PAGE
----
“...TO OCCUPY WALL STREET.”

The human mic is a form of resistance to a police regulation designed to maintain a certain kind of order.

'Rambling is not an option'

It is also a crucial facilitator of the twice-daily General Assemblies, open meetings at which working groups announce their activities and ask for feedback: “The medic group is making herbal tea every morning, but we want to know what kinds you need; the direct action working group meets every day at 02:00pm. You are all welcome to join us.”

Protesters also make key decisions collectively, like adopting the 'Declaration of the Occupation of New York City'.

It facilitates the kind of direct democratic process that many protest organisers say is a retort and even an alternative to the democracy deficit in the United States, where one per cent of the population controls almost 40 per cent of the wealth, and exercises a disproportionate influence on politicians and electoral politics.

The occupiers’ numbers have grown so much over the past two weeks that most General Assemblies and Open Forums (at which speakers give a short talk and answer questions) require two waves of amplification to reach the outer edges of the crowd.

“Our movement has surpassed our wildest expectations...”

“OUR MOVEMENT HAS SURPASSED OUR WILDEST EXPECTATIONS...”

“OUR MOVEMENT HAS SURPASSED OUR WILDEST EXPECTATIONS...”

“...and it’s going to keep growing...”

“...AND IT’S GOING TO KEEP GROWING...”

“...AND IT’S GOING TO KEEP GROWING...”

“...so the facilitation working group has a proposal...”

“...SO THE FACILITATION WORKING GROUP HAS A PROPOSAL...”

“...SO THE FACILITATION WORKING GROUP HAS A PROPOSAL...”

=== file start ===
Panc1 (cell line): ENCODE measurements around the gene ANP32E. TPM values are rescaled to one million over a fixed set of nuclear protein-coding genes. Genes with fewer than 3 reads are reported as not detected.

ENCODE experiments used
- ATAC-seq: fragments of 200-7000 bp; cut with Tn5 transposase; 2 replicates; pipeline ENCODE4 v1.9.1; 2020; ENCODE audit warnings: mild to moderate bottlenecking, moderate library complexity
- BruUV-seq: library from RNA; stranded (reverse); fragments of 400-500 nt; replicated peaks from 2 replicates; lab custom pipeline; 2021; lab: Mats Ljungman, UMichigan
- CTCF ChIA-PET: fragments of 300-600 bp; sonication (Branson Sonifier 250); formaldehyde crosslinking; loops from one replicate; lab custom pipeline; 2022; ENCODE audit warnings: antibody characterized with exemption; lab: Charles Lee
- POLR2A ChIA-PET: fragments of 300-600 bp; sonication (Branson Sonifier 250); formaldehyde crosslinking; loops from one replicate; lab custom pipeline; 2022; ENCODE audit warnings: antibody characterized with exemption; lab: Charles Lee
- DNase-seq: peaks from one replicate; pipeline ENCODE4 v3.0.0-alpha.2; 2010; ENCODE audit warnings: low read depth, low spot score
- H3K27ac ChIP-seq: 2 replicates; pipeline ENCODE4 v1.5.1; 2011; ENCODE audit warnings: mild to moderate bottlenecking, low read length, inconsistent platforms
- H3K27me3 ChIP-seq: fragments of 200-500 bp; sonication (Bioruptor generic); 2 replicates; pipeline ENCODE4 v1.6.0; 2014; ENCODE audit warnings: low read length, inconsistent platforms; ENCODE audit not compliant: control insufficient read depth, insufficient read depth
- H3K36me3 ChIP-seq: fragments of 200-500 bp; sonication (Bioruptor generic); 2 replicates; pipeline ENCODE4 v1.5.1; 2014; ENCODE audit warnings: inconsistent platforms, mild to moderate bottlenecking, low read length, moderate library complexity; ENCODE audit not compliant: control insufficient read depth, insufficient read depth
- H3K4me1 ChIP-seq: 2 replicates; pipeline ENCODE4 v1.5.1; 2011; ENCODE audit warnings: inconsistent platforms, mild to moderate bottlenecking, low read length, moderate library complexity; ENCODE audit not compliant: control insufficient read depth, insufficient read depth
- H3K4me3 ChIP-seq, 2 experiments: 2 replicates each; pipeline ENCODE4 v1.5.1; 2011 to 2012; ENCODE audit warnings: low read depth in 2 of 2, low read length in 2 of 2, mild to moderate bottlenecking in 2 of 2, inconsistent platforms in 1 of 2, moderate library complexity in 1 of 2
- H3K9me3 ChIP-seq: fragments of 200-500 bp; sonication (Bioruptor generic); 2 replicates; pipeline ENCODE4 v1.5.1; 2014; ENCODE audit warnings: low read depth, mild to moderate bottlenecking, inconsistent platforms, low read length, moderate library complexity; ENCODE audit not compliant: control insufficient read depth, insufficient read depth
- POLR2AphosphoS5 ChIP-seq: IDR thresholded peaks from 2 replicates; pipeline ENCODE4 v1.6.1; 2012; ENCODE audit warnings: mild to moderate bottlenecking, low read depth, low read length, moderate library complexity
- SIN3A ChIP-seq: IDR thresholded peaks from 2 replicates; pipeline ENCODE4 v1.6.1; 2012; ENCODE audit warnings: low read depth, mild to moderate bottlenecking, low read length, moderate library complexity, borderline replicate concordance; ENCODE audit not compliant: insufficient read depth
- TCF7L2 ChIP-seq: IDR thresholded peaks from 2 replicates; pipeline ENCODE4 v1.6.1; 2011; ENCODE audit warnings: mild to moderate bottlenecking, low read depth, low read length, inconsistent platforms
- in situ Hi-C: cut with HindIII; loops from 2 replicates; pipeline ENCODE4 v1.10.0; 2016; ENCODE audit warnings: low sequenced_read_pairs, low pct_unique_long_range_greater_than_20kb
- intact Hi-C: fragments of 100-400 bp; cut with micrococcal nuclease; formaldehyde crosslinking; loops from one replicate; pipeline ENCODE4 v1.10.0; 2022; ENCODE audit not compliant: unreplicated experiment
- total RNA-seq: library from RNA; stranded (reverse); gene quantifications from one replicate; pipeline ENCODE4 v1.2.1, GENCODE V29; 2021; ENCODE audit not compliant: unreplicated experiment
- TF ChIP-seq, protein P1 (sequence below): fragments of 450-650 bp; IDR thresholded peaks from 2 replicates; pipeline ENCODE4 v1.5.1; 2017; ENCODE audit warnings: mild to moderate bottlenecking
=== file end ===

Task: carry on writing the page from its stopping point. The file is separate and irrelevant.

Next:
“...for a working group spokes council...”

“...FOR A WORKING GROUP SPOKES COUNCIL...”

“...FOR A WORKING GROUP SPOKES COUNCIL...”

“...to improve the transparency, accountability and structure of our organising...”

“...TO IMPROVE THE TRANSPARENCY, ACCOUNTABILITY AND STRUCTURE OF OUR ORGANISING...”

“...TO IMPROVE THE TRANSPARENCY, ACCOUNTABILITY AND STRUCTURE OF OUR ORGANISING...”

It is not a perfect technology.

'Amplifying people's voices'

Sometimes the human mic breaks down. Speakers forget to wait for the repeat, or use more words than the human mic can remember. The human amplifiers miss words, or garble unexpected ones. (At the open forum on Sunday afternoon, philosopher Slavoj Zizek’s use of “pseudo-activity” threatened to confound the mic.)

Then the speaker or the session facilitator calls “mic check” and waits for the responses to readjust and fall back into unison.

Perhaps more problematically, it can be a slow-going, time-consuming way to have a conversation, debate issues, and make decisions. General Assemblies last for hours. Protesters get hoarse, tired, and sometimes frustrated.

But it also nurtures a kind of concise thoughtfulness. Speakers choose their words carefully; rambling is not an option. The assembly listens carefully; you can not get distracted or talk over the conversation when you have to repeat every word that is spoken.

Indeed, the ground rule for the human mic is that everyone must repeat everything that is said, regardless of whether you or not you agree with it. In a group of hundreds (or thousands) deprived of megaphones and loudspeakers, it is required to hear anything at all, and thus required in order to be able disagree.

So, the human mic seems to cultivate a kind of egalitarian attention to one another. And on occupied Wall Street, what began as a way of circumventing an inconvenient police rule has come to function as a regular demonstration of solidarity and co-operation, amplifying the people's voices.

“We are saying to the guys on Wall Street...” (Zizek shouts)

“WE ARE SAYING TO THE GUYS ON WALL STREET...”

“WE ARE SAYING TO THE GUYS ON WALL STREET...”

“Hey! Look down!”

“HEY! LOOK DOWN!”

“HEY! LOOK DOWN!”